Technical
December 31, 2019
By Leo Dorrendorf

Setting Up U-Boot to Harden the Boot Process

With guest writer Elliot Cooper

In this article, we will discuss setting up the popular U-Boot bootloader to achieve a secure configuration, hardening the boot process by removing unnecessary and insecure functionality such as shell and network access. Attackers with physical access to a device commonly subvert its boot process to run their own code, dump and analyze the device's firmware, extract its secrets, and then reconfigure or reprogram it to suit their purposes. This is why having a secure boot-up process is a critical factor in ensuring device security and trustworthy software execution.

U-Boot is a highly customizable boot loader that is very popular in embedded systems and IoT devices. A boot loader is a program initiated by the system's ROM or BIOS, which in turn loads a kernel and initiates the operating system's boot process. U-Boot is a popular choice for embedded and IoT systems because these devices have diverse hardware configurations that may not be possible to boot using mainstream boot loaders such as GRUB.

In this guide, we will walk through the process of compiling a U-Boot binary, loading it onto a Raspberry Pi (hereafter, RPI for brevity), and using it to boot the system. We will then take advantage of U-Boot's customizability to remove some features in order to make the RPI's boot process more secure.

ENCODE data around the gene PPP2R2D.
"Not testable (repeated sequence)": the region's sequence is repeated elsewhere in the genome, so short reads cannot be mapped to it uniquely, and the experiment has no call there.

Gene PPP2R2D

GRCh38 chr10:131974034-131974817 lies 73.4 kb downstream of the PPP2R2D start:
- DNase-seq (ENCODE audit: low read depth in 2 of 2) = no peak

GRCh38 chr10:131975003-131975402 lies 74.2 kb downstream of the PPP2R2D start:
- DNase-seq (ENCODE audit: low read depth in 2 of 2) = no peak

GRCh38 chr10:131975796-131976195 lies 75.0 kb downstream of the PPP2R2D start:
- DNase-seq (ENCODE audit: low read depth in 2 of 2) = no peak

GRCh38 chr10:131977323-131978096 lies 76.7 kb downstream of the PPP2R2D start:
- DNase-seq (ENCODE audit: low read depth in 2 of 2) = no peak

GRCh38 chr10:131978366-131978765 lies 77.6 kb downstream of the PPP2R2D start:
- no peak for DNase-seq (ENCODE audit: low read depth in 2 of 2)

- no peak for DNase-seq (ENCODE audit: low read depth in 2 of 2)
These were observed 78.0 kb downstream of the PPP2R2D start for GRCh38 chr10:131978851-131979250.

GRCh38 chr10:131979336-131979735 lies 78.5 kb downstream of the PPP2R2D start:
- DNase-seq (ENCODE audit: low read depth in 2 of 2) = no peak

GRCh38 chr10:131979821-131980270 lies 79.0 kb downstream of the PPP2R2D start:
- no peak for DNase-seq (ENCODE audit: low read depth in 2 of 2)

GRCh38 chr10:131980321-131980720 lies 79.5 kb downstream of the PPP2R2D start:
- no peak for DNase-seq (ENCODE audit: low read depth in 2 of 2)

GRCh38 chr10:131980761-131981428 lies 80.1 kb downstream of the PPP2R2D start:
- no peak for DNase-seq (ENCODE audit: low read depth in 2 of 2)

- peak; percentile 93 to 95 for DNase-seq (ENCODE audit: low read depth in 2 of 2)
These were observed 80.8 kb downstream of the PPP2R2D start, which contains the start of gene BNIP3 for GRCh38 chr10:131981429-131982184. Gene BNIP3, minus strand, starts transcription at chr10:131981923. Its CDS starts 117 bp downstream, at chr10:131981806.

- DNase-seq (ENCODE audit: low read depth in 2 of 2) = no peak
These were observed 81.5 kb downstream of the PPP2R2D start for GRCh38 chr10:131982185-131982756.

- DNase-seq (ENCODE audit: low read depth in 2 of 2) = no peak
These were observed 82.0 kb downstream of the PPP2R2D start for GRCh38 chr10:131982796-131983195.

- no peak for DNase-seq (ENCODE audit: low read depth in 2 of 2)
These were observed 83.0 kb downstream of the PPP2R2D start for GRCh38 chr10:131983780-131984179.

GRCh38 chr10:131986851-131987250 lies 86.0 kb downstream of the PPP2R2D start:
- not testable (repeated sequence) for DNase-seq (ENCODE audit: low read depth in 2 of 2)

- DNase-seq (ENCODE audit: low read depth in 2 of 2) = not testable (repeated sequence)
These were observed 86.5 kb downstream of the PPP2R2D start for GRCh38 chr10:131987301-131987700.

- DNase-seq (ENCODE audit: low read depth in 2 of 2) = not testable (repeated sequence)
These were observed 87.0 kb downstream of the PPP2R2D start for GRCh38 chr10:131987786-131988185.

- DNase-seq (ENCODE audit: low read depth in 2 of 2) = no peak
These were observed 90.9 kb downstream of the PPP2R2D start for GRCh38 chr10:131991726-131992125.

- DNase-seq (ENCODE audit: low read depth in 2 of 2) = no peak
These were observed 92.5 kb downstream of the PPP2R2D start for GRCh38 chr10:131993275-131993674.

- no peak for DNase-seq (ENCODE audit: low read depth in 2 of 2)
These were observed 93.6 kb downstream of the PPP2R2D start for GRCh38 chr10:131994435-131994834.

To work according to the instructions in this guide you will need either a monitor and keyboard or a serial console plugged into your RPI, because it won't be accessible via SSH or a remote desktop session during the very early stages of the boot process. As always when working with the RPI, you will need a MicroSD card to store the firmware image.


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RPI Boot Process

The RPI has a boot process that, while non-standard, is typical of embedded and IoT devices. To simplify the tasks you will perform later in this guide, we will attempt to present a clear idea of how an RPI boots from power-on until the operating system starts running.

The standard (non-U-Boot) boot process is as follows:

The standard (non-U-Boot) boot process

Note that on the RPI, the GPU is used to initialize the system and perform the initial stages of the boot.

The boot process with U-Boot enabled is as follows:

The boot process with U-Boot enabled

The u-boot.bin binary that will load the system kernel will be created at Stage 3 of the boot process, and will have the security settings hard-coded so that they cannot be changed after the file has been created.

Creating a Cross-Compile Environment

Cross-compiling means compiling a software binary that is targeted at, or intended to run on, a CPU architecture that is different to the one on which it is compiled. This is commonly done because compiling is a CPU-intensive task and the RPI has a modest CPU. Compiling the u-boot.bin binary on your local computer would be a great deal faster than doing it directly on the RPI, and with cross-compilation, you can create native RPI binaries from the comfort of the regular development environment on your host PC.

We need to cross-compile because your host PC almost certainly has an x86 CPU, while the RPI has an ARM CPU. We will, therefore, provide the tools that the compiler needs to build ARM code by installing the packages that contain these tools. These packages have different names on different distributions.